Now up on the Family History through the Alphabet challenge…
B is for Baptists and Brazil
Now, you may be wondering what Baptists have to do with Brazil, and what either have to do with Latvia. Quite a lot actually!
Towards the end of the 19th century, while there were still lots of people emigrating from Europe to Canada and the United States, many potential emigrants were beginning to look to other places instead, seeing North America as lacking the real opportunities and possibilities that it had presented a century or two earlier. Many instead started looking to South America, Brazil and Argentina in particular. It was sparsely populated, which meant more land could be available, though the conditions were much harder than anticipated.
Some early migrants from Latvia to Brazil arrived in the late 1800s, and their reports home about this “wild frontier” were favourable enough that later emigrants also considered migrating there. The biggest such movement was of much of the Latvian Baptist community.
While the dominant religions in Latvia at the time were Lutheranism, Catholicism and Orthodoxy, the Baptist faith began to make inroads in the late 1800s. The nonhierarchical, chaotic nature of Baptist organization at the time was attractive to people who felt their faiths were being dictated by hierarchical German or Russian organizations that had no room for Latvians in their power structure. The movement was strongest in Kurland and Livland.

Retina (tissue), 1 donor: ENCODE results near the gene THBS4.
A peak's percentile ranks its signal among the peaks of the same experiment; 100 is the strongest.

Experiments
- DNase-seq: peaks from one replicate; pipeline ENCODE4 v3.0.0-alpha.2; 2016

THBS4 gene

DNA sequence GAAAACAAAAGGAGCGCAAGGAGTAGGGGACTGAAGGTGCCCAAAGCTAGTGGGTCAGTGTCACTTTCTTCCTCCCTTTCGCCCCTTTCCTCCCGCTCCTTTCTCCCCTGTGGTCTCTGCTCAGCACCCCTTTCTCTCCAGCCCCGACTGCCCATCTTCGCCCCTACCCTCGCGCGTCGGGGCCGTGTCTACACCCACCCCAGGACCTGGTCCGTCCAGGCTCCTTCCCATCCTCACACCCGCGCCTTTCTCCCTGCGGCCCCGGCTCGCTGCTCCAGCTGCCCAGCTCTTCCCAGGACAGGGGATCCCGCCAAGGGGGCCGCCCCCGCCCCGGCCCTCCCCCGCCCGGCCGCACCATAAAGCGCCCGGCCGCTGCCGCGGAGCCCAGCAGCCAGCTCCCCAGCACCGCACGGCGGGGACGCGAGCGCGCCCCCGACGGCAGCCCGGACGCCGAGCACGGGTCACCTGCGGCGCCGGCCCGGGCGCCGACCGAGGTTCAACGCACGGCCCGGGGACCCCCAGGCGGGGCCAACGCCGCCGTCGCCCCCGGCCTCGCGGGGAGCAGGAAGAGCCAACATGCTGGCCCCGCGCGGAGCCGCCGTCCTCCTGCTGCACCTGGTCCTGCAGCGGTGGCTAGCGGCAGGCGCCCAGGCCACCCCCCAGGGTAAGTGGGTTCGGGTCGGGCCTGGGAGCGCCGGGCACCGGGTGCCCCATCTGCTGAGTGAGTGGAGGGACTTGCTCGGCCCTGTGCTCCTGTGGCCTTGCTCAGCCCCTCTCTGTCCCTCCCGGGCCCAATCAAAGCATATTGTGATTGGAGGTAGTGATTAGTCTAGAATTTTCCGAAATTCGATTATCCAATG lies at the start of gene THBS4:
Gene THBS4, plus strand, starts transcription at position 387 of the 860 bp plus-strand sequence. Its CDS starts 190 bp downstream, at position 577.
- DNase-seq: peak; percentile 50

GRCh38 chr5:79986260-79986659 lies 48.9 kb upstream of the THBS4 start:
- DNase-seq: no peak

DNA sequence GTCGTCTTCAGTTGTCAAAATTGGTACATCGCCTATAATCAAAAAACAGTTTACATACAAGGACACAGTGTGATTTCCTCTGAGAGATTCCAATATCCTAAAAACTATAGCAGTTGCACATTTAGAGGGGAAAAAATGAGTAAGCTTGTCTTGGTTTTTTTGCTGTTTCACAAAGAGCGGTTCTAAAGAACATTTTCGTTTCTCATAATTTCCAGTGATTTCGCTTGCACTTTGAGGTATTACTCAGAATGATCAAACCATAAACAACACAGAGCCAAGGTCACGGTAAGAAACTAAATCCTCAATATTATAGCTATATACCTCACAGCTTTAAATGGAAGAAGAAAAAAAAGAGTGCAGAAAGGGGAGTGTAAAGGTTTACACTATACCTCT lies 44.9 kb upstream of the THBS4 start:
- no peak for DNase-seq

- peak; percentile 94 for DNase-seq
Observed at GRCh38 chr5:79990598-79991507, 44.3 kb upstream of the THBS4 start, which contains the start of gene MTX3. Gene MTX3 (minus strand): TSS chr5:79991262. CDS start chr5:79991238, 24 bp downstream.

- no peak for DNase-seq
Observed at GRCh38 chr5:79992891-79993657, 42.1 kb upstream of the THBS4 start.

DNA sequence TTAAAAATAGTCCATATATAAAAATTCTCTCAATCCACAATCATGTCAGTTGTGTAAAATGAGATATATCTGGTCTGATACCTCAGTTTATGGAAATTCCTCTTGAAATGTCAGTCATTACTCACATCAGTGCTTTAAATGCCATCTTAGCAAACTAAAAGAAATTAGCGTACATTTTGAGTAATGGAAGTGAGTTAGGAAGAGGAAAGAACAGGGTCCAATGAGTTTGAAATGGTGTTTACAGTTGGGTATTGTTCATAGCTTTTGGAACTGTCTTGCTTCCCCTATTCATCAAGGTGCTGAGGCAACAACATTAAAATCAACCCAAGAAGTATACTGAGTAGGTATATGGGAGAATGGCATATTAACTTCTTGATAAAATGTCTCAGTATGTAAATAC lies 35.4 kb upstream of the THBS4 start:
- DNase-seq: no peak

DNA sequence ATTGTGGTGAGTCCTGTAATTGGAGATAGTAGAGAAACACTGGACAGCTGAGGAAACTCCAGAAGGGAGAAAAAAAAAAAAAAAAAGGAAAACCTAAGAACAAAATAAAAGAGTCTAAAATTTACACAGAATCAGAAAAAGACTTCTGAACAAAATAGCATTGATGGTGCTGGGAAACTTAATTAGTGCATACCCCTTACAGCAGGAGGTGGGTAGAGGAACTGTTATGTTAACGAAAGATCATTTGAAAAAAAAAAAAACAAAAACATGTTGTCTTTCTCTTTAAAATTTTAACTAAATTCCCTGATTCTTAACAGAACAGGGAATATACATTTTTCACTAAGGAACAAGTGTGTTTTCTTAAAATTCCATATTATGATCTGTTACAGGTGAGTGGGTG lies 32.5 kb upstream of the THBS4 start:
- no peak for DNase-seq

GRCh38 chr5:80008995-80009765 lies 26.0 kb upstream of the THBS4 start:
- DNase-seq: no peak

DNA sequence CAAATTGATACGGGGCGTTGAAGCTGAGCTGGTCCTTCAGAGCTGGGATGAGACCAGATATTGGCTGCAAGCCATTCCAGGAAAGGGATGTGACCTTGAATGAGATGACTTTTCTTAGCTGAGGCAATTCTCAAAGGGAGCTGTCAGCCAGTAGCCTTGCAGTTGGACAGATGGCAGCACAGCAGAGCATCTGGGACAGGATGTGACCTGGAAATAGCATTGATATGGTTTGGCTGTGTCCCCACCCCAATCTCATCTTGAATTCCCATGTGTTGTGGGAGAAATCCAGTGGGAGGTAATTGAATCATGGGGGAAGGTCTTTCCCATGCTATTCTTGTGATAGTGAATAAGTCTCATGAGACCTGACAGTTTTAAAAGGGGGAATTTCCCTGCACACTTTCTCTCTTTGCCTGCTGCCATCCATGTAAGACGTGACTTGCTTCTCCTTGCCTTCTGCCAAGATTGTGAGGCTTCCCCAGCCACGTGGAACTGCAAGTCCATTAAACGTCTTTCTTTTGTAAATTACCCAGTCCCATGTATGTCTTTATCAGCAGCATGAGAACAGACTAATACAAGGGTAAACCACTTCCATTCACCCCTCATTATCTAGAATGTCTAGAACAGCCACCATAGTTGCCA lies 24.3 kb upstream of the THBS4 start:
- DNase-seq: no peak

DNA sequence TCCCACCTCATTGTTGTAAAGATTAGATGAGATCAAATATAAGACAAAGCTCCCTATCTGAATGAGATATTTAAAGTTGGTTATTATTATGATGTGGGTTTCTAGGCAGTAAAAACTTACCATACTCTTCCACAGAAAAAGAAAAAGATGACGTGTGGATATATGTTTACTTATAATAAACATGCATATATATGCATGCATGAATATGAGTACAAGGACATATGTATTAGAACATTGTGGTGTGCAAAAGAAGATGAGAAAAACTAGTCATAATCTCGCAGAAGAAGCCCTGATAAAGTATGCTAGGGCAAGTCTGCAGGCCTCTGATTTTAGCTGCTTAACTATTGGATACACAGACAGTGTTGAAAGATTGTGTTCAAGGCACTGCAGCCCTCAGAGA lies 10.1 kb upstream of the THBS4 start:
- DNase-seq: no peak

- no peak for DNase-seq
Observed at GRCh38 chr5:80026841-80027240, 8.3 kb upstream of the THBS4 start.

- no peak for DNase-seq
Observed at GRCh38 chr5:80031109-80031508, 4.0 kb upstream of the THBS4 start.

After the First World War, while Latvia became an independent country, the infrastructure and the countryside had been devastated by years of war. Many people were optimistic, because after this war Latvians could rebuild on their own terms, rather than the terms of a foreign power. However, a number of Baptist congregations had been preaching a millenarian revivalist message, expecting the Second Coming of Christ to be imminent, with numerous visions and prophecies recommending resettlement outside of Latvia. Brazil was selected. The mass preparations being made for departure worried the Latvian Government and the main Latvian Baptist Association, who decried the revivalists as a splinter sect.
By the end of 1922, the government refused to approve passports for Baptists or for emigration to Brazil, but by that point, most of the revivalists had departed – almost 2000 in total. On November 1, 1922, the first group arrived at their destination in southern Brazil, under the guidance of Pastor IÅ†Ä·is. This colony was to be named VÄrpa. Many colonists became individual farmers, but the Christian commune Palma was also organized, many members being the elderly, single people, war widows and their children.
As with any organization, there were squabbles, factions and leadership disputes, but the colony prospered through the 1930s and 1940s. As time went on, many of the Latvian youth moved away to other parts of Brazil, but VÄrpa still stands today, if with a smaller population. Signs are still visible in Latvian and Portuguese.
The Latvian population of Brazil was also given a boost after the Second World War, when approximately 1000 Latvian Displaced Persons settled in Brazil. Today there are approximately 20,000 Brazilians of Latvian origin.
Are you a Brazilian of Latvian origin? What is your family’s story? Please share in comments!